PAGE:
Mizen Magic 22: Crookhaven Harbour

It’s just the day for a Sunday drive, so come along with us as we explore the shore around Crookhaven Harbour. It’s turned cold all of a sudden, so we won’t do too much hiking or climbing today, just some gentle pottering around some spectacular scenery, with a hearty lunch in the middle of it all.

We’ve provided a map but you probably won’t need it as it’s a relatively small area and easy to see where you are at all times.

We’re starting off at Rock Island (1 on the map) – you remember what an interesting day we had there with Aidan Power? You can read that post as you wander around the island, either by car or on foot, and it will help to orient you to where you are. 

Driving off the island we turn left, along the road that hugs the water. We pass several sites along the way that date from various times in Crookhaven’s history. The first is the stone quarry that Robert wrote about in Industrial Archaeology in Crookhaven (2). It’s impossible to miss, looming above the road like an abandoned fortress wall. When he researched it, he drew a blank but one of our readers, John d’Alton from Schull, wrote to tell us of the background to the  Granite Company Lt. 

Once you’ve passed the old quarry workings, keep an eye on some small field coming up on the sea side. You will make out the ruins,(3) much overgrown, of some buildings near the water’s edge. This is all that’s left of a fish palace, originally built in 1616 by Richard Boyle, Great Earl of Cork, and his business partner in this area, the notorious Sir William Hull – read all about it in Robert’s post, Pilchards and Palaces.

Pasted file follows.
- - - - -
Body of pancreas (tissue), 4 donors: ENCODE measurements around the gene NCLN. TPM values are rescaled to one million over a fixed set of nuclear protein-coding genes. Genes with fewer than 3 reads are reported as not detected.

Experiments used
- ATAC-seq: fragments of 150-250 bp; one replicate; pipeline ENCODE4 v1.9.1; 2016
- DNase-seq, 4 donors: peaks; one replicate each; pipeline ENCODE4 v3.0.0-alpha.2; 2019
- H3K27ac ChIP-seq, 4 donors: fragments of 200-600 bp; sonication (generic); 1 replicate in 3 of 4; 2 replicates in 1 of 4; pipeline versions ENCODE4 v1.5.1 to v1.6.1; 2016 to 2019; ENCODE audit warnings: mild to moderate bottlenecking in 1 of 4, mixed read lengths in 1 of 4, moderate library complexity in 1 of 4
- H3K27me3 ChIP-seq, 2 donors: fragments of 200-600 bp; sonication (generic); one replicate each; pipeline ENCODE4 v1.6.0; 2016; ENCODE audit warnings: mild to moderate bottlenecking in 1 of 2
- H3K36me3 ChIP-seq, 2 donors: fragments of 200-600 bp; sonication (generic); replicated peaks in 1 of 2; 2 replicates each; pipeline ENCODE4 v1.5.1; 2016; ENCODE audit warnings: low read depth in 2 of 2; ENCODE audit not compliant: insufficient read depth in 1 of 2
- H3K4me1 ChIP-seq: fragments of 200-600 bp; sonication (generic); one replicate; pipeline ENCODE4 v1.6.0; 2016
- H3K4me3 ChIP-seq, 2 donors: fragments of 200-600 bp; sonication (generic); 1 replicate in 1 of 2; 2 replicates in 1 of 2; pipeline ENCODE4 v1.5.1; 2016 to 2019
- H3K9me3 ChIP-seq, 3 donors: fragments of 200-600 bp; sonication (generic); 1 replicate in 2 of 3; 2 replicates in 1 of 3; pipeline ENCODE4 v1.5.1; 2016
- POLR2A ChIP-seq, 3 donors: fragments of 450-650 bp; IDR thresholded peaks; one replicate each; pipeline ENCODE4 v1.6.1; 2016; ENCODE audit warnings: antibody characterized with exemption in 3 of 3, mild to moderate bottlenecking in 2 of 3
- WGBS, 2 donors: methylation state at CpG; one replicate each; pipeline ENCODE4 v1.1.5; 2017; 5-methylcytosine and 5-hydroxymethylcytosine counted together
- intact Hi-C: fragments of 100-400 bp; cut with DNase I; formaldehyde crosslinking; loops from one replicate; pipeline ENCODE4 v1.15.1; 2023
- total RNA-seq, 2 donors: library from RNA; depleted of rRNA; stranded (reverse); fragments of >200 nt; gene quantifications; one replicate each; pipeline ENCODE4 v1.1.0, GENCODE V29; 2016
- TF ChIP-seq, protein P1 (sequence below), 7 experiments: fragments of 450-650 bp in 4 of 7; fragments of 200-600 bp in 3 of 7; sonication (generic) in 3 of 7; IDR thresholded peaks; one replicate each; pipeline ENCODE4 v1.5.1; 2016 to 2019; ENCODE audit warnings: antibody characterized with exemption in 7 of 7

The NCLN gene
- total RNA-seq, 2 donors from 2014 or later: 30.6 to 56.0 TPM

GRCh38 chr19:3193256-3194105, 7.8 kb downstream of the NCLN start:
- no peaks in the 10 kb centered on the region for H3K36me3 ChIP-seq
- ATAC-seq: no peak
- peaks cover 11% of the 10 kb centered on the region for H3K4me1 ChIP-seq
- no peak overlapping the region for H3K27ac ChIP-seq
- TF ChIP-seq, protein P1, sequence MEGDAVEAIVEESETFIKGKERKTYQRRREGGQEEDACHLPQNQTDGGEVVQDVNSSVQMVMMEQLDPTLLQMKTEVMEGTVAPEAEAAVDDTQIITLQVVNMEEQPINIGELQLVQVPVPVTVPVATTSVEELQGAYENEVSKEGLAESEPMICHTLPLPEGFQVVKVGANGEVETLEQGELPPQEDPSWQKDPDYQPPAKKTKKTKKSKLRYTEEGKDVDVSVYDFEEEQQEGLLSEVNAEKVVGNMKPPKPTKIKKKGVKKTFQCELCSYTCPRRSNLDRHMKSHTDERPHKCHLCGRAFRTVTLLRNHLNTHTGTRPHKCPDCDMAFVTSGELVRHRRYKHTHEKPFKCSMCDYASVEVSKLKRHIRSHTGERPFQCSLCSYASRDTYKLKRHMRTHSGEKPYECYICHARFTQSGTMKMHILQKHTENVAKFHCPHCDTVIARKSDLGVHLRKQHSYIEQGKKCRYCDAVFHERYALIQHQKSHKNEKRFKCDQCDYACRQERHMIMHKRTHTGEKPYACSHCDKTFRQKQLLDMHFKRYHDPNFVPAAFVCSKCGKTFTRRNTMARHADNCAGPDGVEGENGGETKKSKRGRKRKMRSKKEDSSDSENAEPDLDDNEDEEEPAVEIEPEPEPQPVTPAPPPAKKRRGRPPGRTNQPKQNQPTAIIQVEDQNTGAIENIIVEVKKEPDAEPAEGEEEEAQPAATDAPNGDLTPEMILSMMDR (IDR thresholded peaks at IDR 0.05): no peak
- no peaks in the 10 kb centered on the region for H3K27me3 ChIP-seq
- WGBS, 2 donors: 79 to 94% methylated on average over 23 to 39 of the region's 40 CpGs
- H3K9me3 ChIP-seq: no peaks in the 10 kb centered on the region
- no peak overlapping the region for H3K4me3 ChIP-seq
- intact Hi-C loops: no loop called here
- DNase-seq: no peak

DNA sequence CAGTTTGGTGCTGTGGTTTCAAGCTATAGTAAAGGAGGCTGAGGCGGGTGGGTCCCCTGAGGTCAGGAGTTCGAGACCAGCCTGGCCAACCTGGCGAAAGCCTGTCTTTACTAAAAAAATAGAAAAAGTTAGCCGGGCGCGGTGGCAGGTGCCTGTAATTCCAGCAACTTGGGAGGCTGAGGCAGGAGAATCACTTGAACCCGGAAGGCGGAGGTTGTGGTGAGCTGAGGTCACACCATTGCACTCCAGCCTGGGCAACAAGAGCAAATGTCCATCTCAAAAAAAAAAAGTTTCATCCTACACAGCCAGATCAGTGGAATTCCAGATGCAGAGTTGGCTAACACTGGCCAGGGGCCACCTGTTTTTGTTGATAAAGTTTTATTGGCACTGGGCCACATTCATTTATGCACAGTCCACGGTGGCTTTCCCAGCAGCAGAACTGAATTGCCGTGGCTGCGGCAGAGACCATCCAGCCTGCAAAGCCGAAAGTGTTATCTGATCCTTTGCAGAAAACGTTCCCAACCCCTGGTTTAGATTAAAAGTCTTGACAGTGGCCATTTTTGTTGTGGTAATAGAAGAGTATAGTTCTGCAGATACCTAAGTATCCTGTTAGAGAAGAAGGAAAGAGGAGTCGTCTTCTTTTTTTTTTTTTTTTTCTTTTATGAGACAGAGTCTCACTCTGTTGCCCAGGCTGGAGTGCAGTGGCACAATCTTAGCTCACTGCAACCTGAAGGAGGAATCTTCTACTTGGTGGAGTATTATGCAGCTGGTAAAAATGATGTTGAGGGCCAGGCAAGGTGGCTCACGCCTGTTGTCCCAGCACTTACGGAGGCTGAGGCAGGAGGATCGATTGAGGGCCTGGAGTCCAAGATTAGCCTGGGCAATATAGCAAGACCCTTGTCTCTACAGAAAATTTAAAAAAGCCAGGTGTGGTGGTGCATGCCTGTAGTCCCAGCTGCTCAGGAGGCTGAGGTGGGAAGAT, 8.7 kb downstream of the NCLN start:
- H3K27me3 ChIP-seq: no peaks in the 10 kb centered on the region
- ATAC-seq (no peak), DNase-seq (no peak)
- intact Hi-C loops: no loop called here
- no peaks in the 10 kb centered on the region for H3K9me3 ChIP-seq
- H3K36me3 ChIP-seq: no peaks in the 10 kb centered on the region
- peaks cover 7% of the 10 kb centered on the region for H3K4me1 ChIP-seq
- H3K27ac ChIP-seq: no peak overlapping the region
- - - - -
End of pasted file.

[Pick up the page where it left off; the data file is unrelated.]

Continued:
The next site is on private land and not really visible from the road so here we are letting you into a little secret. At 4 on the map there’s what seems to be an old quay. There are really only a few rocks left, but one of those rocks is a piece of archaeology – a cupmarked stone. The cupmarks were probably hammered out thousands of years ago and the rock was probably transported here from close by to help build the quay. If you’re not too sure what a cupmarked stone is, take a look at this post, The Complex Cupmark. That’s Robert, below, taking a photo of the cupmarked stone.

We’ve arrived at the long beach at the head of the Harbour and we’re going to leave the car here and, because the tide’s out, walk on the white strand out towards a curious row of stones sticking out of the sand (5).

The Dúchas Folklore Schools Collection tells us these were known locally as The Blacks, and it was believed that some black sailors who drowned at sea were buried there. Indeed they do look like grave markers, but in fact they are part of an ancient field wall system that dates to when the tide was lower. 

There’s an enormous upright stone here too – tempting to think that it may be a standing stone, deliberately erected, but archaeologists think this is a natural feature. In fact, it may have landed in this position after tumbling from the hill above, or perhaps it’s a left-over glacial erratic.

There are wonderful views from here back to Rock Island and across to Crookhaven, but let’s make our way back to the road now and wander down to Galley Cove. If you’ve a mind to, walk or drive up the road to Brow Head a little way (6), just for the incredible views across the whole of the Harbour and all the way to Mount Gabriel. We’ve written about Brow Head before, way back in 2014, and you can take a look at that post now, although it really deserves an update (one of these days).